From: Richard Thomas
Sent: Monday, March 28, 2016 11:20 PM
Subject: RE: Newsday article- Carmans River making a comeback
Carmans River woos back herring, other fish, Brookhaven says
Walter Czekaj, a recreational fisherman from Islip who said he plies the waters of the Carmans several times a week, said he has noticed more fish in the river, as well as otters and osprey that feed on fish.
The otter had become extinct on Long Island, according to a report published in 1842.
However, otters had begun to be reappear on the island near the end of the nineteenth century, with single specimens being killed at Yaphank, Calverton, Brookhaven, and Patchogue in the period between 1875 and 1901.
Arthur H. Helme wrote an article entitled "Notes on the Mammals of Long Island, New York," for the Abstract of the Proceedings of the Linnaean Society of New York for the Year Ending March 11, 1902, p. 19. (This particular article was revised July 15, 1902.)
Mr. Helme wrote:
Lutra Canadensis (Schreber). NORTHEASTERN OTTER.
. . . There is in the collection of the Long Island Historical Society a fine mounted specimen, presented by the late William J. Weeks of Yaphank. It was killed by George Albin . . . There was a specimen taken near Yaphank, somewhere about the year 1875, and possibly this may be the specimen now owned by the society.
Mr. A. B. Gerard of Brook Haven, Long Island, kindly writes me, "The last Otter killed in this section was in Carmans River by Edward Bartran [sic, it should be Edward Barteau] station agent at Brook Haven in 1898. The one before that by George Albin of Bayshore and sold to Wm. J. Weeks of Yaphank and presented by Mr. Weeks to the Long Island Historical Society."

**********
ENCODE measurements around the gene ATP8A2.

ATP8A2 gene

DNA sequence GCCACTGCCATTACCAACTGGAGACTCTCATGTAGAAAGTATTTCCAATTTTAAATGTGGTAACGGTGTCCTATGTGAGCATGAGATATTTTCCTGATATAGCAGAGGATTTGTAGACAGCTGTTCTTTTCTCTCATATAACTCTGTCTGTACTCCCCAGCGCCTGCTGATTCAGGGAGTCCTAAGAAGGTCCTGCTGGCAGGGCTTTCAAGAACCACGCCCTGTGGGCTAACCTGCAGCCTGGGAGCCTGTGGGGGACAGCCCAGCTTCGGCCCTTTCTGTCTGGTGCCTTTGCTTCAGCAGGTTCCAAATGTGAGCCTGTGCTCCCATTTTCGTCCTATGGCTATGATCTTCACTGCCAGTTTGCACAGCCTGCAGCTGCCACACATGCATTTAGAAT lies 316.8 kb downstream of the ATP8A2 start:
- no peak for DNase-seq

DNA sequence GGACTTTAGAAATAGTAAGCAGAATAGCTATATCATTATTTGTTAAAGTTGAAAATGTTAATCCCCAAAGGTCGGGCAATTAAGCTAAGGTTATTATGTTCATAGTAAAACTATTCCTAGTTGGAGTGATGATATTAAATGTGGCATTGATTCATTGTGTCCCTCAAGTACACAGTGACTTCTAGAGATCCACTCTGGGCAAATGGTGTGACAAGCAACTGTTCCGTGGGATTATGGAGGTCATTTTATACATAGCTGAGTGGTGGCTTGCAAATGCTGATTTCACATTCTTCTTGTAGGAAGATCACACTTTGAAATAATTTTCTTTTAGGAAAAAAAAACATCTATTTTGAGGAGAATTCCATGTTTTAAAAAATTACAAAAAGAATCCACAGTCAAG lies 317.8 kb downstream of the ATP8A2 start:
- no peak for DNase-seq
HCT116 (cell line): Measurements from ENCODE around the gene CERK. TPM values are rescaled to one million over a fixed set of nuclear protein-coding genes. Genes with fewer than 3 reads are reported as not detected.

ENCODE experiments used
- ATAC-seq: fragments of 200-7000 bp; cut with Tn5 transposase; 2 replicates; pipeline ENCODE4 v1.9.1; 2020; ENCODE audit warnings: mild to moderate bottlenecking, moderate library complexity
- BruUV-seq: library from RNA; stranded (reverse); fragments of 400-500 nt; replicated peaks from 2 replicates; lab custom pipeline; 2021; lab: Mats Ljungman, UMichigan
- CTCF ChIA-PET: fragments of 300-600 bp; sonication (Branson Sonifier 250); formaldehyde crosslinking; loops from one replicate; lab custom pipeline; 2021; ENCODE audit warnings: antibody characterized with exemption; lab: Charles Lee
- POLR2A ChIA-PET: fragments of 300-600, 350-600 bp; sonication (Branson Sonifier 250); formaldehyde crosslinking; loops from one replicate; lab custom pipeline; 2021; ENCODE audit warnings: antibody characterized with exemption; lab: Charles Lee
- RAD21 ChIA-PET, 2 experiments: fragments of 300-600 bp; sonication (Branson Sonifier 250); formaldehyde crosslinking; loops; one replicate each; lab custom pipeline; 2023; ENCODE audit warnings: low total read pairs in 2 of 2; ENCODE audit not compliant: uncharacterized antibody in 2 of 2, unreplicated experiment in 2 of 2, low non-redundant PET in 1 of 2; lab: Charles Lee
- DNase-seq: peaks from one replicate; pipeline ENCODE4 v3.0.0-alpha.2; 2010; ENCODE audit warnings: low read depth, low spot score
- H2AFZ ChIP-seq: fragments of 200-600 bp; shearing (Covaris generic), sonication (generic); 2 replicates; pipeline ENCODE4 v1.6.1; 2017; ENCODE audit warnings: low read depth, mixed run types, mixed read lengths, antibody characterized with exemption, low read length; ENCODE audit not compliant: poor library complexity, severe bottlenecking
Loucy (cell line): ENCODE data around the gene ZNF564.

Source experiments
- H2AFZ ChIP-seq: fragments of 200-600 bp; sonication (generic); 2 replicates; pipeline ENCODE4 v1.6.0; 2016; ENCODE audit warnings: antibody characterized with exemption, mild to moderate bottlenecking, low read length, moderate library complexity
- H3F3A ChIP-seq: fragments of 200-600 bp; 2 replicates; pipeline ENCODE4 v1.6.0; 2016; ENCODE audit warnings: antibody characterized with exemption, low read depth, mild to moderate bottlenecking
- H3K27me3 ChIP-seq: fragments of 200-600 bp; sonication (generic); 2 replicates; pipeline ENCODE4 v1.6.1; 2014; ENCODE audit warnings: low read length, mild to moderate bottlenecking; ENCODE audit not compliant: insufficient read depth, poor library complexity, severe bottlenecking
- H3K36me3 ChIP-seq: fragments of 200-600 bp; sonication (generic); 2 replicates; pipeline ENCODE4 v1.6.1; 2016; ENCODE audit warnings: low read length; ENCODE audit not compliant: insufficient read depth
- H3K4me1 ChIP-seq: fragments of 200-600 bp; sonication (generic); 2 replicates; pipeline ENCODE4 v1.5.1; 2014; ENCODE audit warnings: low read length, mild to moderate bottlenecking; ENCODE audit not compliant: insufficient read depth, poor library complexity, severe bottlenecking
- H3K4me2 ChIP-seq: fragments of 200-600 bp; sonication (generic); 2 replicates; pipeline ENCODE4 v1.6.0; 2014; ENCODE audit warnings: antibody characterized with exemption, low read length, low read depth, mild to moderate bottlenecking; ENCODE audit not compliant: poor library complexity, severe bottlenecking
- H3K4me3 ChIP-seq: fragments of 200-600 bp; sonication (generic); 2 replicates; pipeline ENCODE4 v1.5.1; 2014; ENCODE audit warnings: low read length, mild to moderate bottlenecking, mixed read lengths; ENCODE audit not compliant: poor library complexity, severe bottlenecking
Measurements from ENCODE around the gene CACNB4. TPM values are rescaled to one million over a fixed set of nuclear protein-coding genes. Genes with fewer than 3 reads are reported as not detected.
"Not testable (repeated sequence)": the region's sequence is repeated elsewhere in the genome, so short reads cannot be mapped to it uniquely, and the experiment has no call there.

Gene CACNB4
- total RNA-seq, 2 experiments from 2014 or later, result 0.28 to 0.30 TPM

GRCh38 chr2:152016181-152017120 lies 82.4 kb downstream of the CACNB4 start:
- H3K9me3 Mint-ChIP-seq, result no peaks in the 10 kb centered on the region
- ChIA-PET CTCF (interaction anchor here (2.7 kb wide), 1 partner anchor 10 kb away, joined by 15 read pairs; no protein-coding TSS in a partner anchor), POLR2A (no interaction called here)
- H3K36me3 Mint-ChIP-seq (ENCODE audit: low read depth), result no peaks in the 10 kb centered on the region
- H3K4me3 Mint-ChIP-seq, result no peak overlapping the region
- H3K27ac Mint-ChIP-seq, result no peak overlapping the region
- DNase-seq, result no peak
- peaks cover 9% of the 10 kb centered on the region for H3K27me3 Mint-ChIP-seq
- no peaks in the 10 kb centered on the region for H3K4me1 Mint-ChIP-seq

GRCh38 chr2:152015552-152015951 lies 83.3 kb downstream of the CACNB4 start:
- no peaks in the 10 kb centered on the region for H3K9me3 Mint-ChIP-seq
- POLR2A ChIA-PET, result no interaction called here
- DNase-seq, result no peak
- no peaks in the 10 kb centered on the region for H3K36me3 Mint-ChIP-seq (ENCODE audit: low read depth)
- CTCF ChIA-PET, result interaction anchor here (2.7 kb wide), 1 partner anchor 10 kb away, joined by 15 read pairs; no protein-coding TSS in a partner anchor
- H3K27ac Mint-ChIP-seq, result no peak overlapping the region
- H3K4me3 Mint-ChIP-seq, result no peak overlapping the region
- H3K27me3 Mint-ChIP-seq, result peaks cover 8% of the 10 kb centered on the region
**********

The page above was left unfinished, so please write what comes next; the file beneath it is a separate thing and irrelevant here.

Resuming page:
It's no wonder the otter had a difficult time re-establishing itself on Long Island if, on seeing one, the first impulse was to kill it and present it to the historical society.
Mr. A. B. Gerard was Captain Abither Bell Gerard. He ran a ferry, a large sloop called the Fanny Fern, that went between Squassux Landing and the Smith Point Hotel. Alfred Nelson says ". . . Captain Gerard was rather natty. He had a blue coat with brass buttons and a captain's hat . . ." He married four times.
Captain Abither Bell Gerard
Between 1875 and 1969, eight otters were trapped or shot on Long Island, and according to Peconic Baykeeper, there were only a handful of sightings between 1920 and 1957. They were on the Peconic River, Shelter Island, and at Lake Montauk. It was believed that these were single individuals that had somehow made it over to Long Island from Connecticut.
By 2008 however, otters were again breeding on Long Island and were sometimes spotted in rivers and ponds along the north shore from Oyster Bay to Greenport and also in East Hampton.